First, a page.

Adam Buxton brings David Bowie show to Dublin

Adam Buxton made his name with ‘The Adam and Joe Show’. Now he podcasts, is working with Graham Linehan, and is bringing his David Bowie special to Ireland

 

As many mourned the passing of David Bowie in January a debate resurfaced about whether fans could legitimately grieve for someone they didn’t know. Ask Adam Buxton, who’s currently touring a Bowie special of his show Bug, and the answer is complicated by the death of his father – best known as BaaaadDad, from The Adam and Joe Show – just four weeks earlier.

“I knew my dad was going to die. He was ill for a year. We were caring for him at home,” he says over a drink as London’s rush hour happens around us. “Those who’ve been in that position know that it’s tiring and stressful and nothing is the way you think it will be. Like there’s a sense of relief when they finally go, because you got your life back. That process is weird, and takes a long time to make itself known.

“Then Bowie died, and that focused all my feelings of sadness, because I loved Bowie as well. I guess it had that effect for a lot of people. A lot of Bowie fans are of a certain age and wrestling with various midlife crises, or worries about mortality, so when someone like that dies it brings it all into focus and gives it an outlet.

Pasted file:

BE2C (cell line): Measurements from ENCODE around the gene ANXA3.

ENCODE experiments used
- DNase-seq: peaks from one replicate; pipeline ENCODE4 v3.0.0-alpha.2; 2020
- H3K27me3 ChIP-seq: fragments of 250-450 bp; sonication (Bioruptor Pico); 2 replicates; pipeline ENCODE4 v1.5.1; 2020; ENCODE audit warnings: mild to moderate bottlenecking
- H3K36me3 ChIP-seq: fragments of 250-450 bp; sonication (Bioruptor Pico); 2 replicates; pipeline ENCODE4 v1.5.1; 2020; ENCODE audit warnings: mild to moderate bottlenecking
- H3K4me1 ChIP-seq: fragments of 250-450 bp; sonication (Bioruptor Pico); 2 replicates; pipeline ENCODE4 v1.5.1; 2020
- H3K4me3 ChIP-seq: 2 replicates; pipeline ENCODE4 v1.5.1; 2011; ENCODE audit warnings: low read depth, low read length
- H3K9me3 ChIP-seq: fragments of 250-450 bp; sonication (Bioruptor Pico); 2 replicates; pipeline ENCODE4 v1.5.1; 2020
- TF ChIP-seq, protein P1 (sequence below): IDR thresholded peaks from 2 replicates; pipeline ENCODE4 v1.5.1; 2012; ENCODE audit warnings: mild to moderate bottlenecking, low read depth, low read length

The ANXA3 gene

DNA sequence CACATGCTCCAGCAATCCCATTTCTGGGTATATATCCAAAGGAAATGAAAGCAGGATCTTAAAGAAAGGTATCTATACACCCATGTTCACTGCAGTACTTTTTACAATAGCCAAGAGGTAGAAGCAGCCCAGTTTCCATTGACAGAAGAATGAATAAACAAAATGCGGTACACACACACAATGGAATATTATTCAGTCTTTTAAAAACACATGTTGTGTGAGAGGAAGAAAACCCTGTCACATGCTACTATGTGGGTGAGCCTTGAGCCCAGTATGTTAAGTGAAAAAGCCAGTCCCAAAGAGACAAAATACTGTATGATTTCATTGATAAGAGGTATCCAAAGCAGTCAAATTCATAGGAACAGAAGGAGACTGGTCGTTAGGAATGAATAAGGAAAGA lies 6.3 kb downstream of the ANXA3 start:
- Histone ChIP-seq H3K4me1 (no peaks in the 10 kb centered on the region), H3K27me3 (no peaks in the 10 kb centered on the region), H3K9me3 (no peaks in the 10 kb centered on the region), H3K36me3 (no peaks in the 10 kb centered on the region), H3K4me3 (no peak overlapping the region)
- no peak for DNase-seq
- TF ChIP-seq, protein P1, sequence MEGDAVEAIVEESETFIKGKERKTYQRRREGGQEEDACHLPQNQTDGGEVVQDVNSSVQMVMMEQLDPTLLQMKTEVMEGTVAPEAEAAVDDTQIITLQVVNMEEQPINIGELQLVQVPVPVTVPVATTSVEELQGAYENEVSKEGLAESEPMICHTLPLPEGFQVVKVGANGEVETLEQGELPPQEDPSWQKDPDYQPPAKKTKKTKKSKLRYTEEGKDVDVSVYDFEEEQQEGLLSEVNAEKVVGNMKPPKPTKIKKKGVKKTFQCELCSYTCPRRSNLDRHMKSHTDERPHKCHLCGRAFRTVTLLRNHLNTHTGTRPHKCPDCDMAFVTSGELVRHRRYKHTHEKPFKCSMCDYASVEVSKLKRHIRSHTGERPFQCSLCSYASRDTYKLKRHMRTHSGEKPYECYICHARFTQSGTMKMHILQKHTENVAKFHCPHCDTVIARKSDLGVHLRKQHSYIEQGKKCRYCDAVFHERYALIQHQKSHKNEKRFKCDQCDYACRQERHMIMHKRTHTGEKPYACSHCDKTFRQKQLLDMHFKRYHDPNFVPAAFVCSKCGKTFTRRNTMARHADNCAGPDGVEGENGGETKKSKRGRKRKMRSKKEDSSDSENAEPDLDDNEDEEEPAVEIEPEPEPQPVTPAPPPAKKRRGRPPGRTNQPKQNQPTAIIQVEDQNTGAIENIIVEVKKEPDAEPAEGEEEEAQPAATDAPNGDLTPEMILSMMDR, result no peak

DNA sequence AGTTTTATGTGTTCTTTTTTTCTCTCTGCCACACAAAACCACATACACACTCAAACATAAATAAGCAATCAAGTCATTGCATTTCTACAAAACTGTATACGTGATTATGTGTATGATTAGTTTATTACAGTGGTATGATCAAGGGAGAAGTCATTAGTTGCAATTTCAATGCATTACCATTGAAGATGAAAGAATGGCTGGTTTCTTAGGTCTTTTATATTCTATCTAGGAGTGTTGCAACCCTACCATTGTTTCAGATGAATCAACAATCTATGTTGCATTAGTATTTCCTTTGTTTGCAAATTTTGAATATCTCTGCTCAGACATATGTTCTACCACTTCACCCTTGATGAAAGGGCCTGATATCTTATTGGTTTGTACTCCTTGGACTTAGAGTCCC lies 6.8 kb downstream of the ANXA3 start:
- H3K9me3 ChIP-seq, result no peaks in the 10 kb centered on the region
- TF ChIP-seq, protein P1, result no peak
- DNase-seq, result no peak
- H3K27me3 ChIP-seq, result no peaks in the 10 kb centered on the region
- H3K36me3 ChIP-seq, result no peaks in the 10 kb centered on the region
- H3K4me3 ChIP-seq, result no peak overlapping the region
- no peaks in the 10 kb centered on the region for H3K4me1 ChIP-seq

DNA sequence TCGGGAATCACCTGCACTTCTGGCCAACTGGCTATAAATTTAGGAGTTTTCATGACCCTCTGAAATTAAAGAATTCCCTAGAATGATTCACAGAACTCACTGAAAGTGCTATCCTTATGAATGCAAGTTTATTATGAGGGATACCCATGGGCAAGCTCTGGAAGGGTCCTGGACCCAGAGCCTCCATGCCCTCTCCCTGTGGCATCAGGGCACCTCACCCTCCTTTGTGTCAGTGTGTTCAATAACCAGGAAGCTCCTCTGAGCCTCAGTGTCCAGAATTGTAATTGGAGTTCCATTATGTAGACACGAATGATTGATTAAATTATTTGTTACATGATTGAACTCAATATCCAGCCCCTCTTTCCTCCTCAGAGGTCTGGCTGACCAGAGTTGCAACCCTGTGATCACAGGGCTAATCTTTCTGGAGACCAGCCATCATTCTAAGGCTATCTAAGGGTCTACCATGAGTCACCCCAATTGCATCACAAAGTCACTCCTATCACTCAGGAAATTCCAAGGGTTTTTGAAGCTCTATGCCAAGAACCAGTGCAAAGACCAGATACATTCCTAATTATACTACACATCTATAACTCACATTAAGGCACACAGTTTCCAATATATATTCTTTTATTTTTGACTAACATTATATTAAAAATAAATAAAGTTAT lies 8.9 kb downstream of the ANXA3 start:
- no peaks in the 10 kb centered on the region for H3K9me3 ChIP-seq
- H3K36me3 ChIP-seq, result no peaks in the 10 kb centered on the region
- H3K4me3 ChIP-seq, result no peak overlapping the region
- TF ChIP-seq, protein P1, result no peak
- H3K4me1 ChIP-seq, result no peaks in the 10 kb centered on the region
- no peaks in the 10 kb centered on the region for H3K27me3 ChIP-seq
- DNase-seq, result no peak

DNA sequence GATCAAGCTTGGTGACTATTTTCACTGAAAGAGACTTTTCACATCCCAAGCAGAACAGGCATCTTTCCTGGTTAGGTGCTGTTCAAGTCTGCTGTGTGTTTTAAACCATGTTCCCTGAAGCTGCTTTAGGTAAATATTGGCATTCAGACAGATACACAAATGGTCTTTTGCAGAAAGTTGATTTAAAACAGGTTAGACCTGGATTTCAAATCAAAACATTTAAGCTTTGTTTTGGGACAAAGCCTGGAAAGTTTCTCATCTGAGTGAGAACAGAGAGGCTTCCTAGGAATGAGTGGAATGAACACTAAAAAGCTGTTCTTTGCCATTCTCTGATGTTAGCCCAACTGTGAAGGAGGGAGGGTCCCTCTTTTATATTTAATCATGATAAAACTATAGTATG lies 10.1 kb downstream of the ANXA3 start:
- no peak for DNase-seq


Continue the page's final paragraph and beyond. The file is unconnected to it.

“We play Lazarus” – Bowie’s goodbye – “towards the start of the show, to get it out of the way because it’s so sad,” he says. “It’s supposed to be a comedy show, after all. Most of it’s light hearted, but then at the end of the show I always tear up. I think, Surely at some point I’ll stop getting weepy – but I haven’t yet.”

Buxton puts together a Bug show – they’re based around music videos – every couple of months, staging them at the BFI Southbank, in London. The Bug Bowie special comes to Dublin this month for the Vodafone Comedy Festival, which for Buxton last year was the best gig of his life. “I’ve never received such a good reaction from an audience ever, and all these comedians I loved stood there at the back, laughing. It was a fantasy gig.”

Bug, which began life in 2007, is one of Buxton’s many projects. His all-encompassing career has also included radio documentaries, stand-up comedy, sitcoms and even Radiohead music videos. Yet panel-show appearances – a high-paying, profile-raising obligation for most comedians at his level – remain few and far between.